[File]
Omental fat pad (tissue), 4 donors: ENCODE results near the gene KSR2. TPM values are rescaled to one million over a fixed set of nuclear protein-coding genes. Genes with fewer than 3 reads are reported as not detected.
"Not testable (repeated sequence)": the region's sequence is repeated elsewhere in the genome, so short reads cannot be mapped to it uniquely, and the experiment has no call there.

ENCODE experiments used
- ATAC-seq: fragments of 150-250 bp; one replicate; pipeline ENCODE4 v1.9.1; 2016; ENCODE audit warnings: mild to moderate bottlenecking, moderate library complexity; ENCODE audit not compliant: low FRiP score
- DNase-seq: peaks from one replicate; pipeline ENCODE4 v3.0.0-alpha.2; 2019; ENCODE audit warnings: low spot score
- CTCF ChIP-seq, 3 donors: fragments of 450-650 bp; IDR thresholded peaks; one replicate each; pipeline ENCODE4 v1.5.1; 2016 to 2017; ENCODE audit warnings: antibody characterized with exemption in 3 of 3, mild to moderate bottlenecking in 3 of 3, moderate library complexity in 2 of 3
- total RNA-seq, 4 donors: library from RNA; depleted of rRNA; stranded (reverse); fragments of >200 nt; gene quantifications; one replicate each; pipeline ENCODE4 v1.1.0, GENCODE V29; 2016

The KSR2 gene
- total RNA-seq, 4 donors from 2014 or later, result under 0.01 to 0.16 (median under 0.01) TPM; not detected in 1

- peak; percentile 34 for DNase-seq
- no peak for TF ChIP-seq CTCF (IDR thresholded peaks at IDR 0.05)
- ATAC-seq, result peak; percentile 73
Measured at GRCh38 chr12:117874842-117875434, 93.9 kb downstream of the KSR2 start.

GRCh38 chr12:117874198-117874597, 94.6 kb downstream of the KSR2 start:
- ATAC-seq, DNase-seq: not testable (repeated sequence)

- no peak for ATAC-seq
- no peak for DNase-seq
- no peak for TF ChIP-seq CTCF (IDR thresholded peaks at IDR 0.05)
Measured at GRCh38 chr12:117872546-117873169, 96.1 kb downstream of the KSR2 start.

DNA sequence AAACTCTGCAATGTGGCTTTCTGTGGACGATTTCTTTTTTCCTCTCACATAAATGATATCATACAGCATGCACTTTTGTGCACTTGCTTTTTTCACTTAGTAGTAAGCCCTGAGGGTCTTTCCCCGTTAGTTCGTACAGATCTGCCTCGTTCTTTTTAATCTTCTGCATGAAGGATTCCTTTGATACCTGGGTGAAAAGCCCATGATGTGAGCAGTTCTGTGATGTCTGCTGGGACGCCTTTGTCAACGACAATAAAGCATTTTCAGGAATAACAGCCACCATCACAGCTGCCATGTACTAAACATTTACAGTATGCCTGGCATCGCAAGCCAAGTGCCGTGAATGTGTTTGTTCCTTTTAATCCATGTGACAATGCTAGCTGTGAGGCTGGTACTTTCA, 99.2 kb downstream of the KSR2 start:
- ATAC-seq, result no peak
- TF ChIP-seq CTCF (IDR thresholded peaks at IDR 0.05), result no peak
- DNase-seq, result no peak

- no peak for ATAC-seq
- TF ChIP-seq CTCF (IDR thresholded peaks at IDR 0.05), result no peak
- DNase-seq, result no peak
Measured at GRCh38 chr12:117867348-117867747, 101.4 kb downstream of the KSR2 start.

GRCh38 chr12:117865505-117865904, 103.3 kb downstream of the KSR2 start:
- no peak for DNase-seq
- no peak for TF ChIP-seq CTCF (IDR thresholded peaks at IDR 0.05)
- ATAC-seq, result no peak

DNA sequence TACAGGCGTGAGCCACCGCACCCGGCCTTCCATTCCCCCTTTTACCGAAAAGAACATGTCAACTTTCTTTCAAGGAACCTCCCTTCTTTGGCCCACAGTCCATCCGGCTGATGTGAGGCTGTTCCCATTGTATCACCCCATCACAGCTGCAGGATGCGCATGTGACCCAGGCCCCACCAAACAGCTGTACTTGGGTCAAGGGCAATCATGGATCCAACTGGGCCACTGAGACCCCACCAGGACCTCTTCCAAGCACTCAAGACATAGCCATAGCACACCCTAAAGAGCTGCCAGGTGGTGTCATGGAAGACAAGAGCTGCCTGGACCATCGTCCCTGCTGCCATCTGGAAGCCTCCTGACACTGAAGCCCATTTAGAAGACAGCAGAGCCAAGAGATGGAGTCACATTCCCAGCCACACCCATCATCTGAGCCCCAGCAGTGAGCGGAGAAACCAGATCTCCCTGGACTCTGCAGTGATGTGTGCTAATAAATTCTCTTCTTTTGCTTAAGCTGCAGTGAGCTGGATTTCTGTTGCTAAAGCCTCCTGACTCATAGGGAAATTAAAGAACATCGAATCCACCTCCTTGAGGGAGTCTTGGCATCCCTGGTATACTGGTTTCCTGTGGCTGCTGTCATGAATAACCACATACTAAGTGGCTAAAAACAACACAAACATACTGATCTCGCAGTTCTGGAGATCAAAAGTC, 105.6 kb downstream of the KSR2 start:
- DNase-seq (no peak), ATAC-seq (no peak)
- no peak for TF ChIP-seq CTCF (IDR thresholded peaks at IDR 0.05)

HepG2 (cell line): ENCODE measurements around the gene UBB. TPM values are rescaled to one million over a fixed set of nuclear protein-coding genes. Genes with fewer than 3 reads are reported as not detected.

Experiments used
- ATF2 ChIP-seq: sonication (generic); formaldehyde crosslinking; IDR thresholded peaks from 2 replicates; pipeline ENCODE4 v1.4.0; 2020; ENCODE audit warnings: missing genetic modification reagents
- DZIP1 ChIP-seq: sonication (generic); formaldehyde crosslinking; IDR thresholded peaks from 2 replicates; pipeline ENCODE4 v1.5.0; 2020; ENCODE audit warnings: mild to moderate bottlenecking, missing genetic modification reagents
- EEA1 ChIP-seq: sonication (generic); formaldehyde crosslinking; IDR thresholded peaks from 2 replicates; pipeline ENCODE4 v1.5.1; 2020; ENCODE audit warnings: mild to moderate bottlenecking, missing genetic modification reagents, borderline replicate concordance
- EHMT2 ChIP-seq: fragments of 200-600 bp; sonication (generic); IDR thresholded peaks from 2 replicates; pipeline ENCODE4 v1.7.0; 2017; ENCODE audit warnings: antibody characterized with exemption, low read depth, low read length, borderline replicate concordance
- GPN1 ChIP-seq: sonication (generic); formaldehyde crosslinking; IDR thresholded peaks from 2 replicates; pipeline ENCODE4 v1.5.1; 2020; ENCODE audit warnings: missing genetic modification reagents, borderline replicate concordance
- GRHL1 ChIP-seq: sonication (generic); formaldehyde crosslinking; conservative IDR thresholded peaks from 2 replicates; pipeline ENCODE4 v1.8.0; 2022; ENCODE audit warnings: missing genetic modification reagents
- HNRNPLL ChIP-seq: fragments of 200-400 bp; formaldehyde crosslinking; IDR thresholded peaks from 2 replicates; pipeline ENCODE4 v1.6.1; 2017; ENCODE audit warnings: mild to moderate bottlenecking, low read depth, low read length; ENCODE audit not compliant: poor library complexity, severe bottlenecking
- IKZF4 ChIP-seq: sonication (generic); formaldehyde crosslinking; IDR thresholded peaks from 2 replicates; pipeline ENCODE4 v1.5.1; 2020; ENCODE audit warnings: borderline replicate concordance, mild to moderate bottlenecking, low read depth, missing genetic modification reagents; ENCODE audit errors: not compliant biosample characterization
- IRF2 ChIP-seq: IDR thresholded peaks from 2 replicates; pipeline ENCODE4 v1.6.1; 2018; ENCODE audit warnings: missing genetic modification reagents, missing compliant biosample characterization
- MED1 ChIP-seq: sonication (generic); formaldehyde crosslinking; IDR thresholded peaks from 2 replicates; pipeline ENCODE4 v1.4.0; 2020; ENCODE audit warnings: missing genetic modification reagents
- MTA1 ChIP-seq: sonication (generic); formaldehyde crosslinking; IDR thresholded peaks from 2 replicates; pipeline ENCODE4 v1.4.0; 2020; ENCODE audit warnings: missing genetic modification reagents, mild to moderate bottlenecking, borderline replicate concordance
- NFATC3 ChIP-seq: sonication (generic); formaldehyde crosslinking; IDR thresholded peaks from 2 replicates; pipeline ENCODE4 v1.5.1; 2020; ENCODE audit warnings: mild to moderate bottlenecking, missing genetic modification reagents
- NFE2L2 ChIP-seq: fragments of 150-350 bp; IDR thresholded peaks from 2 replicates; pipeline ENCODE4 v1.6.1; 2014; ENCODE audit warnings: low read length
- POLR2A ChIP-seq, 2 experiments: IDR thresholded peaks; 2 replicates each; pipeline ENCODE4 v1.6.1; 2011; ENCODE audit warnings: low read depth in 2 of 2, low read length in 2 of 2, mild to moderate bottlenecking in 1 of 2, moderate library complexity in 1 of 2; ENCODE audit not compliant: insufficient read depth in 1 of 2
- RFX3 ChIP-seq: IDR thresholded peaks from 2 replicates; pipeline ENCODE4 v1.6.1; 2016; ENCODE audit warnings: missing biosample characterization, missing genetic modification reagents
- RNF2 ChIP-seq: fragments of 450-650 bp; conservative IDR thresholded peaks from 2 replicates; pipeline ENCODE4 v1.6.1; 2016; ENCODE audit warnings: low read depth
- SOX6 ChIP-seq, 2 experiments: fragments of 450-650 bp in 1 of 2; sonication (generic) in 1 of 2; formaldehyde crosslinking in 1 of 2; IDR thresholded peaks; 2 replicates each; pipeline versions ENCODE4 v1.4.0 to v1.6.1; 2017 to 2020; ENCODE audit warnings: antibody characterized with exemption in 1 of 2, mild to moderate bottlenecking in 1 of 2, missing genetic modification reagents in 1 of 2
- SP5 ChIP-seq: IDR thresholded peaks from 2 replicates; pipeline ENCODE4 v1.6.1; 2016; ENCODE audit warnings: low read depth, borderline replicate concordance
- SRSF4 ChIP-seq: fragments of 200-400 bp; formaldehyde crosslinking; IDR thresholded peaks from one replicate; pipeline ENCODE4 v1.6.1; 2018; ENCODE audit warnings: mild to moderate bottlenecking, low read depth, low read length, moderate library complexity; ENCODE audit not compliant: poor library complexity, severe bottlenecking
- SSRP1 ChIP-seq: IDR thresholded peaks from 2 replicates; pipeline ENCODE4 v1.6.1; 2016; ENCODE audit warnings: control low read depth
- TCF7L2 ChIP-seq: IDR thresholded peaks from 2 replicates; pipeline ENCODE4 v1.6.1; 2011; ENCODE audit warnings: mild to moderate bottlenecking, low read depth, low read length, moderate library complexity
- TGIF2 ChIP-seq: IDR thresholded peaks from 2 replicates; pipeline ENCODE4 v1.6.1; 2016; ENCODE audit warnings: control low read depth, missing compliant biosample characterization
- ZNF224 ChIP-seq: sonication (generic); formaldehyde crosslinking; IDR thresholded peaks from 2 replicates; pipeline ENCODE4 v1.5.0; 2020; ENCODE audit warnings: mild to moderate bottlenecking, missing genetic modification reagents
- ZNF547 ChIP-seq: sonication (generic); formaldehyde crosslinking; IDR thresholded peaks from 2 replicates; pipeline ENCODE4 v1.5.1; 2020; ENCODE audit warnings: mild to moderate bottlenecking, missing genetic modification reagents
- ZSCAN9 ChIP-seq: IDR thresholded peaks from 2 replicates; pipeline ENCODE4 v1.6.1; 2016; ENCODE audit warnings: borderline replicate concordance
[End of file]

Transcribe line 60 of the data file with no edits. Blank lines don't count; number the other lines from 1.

- ZNF547 ChIP-seq: sonication (generic); formaldehyde crosslinking; IDR thresholded peaks from 2 replicates; pipeline ENCODE4 v1.5.1; 2020; ENCODE audit warnings: mild to moderate bottlenecking, missing genetic modification reagents